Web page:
Analog Isolation Techniques, Part 3

We've looked at some tricks for passing analog signals across a galvanically isolated barrier. Let's finish up with two more.

Though I have never tried it, it is possible to use delta-sigma modulation to drive a digital optocoupler and achieve analog isolation. Ross Fosler described this technique on EETimes, a sister site. Apparently, this is not an unknown technique. It has been implemented in devices like ADI's AD7401A and TI's AMC1203.

That brings us to the linear optocoupler. Some design ideas and app notes I have seen suggest that it's possible to use ordinary optocouplers linearly. However, they will drift with temperature and age in unpredictable ways. Also, there are variations from one device to another, and that's not good when you want more accurate results.

In fact, conventional optocouplers are used as linear optocouplers in many switchmode power supplies. However, they are inside the control loop, which compensates for the variations.

Regarding devices specifically intended for linear applications, I have had much success with the IL300. It has one emitter (LED) and two matched phototransistor detectors. One detector is used as part of the feedback path around an op-amp, thus closing the loop. The other performs in a similar fashion on the other side of the isolation barrier.

It should be noted that the optocoupled gains of the devices do vary in production — so they are produced with bin categories, grouping devices with similar gains.

Several manufacturers offer similar devices, including the LOC110 from Clare (now IXYS). There are even packages with multiple analog channels.

Avago makes a linear optocoupler in a unique package, the HCNR200/20. It has also introduced the ACPL-C870, which I believe works on the delta-sigma modulation technique described earlier. I have used it as a high voltage-isolator. It worked well, but its input voltage range was limited.

Now let's try and plug any approaches that I may have missed. Tyco has some unusual devices that seem like proximity sensors but can pass data, signals (whatever that means), and power. They seem to be a long time coming, but they are very interesting nonetheless.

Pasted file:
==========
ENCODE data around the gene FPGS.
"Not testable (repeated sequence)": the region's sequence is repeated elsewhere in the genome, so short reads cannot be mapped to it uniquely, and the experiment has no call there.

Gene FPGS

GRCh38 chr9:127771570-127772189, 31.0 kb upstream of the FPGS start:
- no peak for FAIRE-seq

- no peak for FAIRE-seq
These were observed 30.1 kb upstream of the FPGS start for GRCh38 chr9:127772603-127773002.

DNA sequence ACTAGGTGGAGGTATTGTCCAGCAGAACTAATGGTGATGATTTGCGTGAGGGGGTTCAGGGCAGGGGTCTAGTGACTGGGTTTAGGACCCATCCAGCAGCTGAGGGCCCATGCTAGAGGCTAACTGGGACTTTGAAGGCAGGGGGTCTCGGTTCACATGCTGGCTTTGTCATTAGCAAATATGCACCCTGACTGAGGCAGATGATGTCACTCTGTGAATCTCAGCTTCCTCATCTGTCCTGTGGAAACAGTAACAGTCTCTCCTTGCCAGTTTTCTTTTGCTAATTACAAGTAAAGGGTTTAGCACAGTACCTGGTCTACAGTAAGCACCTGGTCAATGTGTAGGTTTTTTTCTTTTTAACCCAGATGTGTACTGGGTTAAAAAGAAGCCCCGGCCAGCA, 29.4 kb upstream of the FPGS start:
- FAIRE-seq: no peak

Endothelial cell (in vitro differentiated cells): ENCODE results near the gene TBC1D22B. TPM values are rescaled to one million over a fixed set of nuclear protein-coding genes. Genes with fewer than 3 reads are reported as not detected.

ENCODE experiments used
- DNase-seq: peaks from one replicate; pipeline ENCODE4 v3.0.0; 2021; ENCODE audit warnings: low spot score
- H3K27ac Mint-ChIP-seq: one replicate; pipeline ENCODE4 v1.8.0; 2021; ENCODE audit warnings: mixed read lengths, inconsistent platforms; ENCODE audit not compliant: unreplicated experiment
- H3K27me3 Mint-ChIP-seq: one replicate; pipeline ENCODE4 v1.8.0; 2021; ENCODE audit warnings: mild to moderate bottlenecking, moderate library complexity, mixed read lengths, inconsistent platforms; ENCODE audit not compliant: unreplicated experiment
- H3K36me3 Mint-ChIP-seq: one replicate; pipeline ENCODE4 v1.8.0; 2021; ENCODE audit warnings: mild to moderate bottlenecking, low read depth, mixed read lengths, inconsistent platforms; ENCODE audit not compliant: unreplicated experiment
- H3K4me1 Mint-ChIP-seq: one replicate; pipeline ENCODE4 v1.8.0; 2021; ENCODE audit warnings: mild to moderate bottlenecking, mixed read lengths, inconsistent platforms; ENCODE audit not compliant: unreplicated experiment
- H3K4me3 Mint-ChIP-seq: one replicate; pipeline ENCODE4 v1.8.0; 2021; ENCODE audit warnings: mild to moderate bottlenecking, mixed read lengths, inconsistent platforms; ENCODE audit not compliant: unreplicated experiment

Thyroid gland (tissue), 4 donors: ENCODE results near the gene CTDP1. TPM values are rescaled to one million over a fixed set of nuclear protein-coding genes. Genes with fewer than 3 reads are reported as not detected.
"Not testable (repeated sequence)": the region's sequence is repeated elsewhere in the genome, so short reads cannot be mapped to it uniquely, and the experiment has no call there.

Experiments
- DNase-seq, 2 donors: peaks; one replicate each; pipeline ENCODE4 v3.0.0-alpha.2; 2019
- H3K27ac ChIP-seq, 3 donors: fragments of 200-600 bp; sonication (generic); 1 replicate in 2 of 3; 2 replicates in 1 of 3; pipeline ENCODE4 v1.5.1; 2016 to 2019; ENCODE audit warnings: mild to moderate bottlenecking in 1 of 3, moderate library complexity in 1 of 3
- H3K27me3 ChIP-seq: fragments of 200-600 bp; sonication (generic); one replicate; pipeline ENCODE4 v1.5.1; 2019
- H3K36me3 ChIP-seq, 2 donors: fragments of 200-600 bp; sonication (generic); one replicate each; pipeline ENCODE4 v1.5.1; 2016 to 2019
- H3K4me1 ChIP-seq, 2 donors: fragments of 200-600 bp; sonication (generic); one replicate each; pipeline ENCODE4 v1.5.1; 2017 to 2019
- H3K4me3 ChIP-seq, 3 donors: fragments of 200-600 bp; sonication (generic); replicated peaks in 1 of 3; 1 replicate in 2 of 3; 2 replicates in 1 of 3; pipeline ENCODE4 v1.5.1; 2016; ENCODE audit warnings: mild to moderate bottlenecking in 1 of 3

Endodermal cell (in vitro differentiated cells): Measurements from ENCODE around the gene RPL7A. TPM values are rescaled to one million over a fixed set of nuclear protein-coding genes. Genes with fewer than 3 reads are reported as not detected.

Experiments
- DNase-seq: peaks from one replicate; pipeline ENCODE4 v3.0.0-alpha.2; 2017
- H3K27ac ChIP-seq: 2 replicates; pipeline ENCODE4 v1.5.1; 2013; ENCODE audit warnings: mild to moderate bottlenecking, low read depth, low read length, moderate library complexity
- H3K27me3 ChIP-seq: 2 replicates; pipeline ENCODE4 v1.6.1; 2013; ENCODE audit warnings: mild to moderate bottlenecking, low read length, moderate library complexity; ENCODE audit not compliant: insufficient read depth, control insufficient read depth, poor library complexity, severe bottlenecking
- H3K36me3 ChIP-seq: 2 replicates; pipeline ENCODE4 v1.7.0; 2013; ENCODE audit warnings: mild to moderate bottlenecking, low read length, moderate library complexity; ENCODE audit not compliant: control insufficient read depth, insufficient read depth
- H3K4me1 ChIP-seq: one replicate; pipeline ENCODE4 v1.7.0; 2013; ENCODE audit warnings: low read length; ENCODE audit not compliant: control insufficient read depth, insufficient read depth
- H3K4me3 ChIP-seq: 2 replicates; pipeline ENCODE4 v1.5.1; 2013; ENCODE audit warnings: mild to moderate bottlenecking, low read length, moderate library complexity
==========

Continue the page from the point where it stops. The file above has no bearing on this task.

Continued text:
Let's not forget that it is possible to isolate with fiber optics using something like the PWM, VFC, or digital approaches that we have seen. Also, wireless can provide the ultimate isolation if your project has the economic headroom, though that would also require conversion to digital before the transmission.

Have you used any other approaches?

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6 comments on “Analog Isolation Techniques, Part 3

  1. dates
    December 13, 2013

    Yes, check out AMC1200.

    Opto's degrade over time.

  2. antedeluvian
    December 13, 2013


    Yes, check out AMC1200

    Thanks for the info.

    Just to simplfy the lookup process- here is a pointer to this TI Fully Differential Isolation Amplifier

  3. Davidled
    December 13, 2013

    They suggested a variety isolated chip from a different vendor such TI and Infineon and etc through this blog with part 1 through part3. That is very good information. But also, I might look at the comparison table for each product based on reliability stress testing because there is more caution as long as ground is isolated while design the complex circuit with high voltage.

  4. samicksha
    December 16, 2013

    This Isolation anplifier sounds interesting @dates, I read about same and curious to understand more on, precision isolation amplifiers with an output separated from the input circuitry by a silicon dioxide (SiO2 ) barrier that is highly resistant to magnetic interference. This barrier has been certified to provide galvanic isolation of up to 4250 VPEAK (AMC1200B) or 4000 VPEAK (AMC1200) according to UL1577 and IEC60747-5-2. Have you ever tried making it pratical in your design.

  5. jkvasan
    December 25, 2013


    You have outlined almost all the approaches that are in practice. In essence, every technique uses a common approach : convert the electrical energy into some other form and reconvert back in either analog or digital domain. In one medical equipment, they had used a fiber optic transmitter and receiver pair to obtain the isolaion. It is a 15 year old design and till date I am yet to see a similar design.


  6. etnapowers
    December 26, 2013

    @Jayaraman: the optical fiber approach seems to me compatible with the photonics on silicon technology, I think that you will see the solution realized soon in this form.

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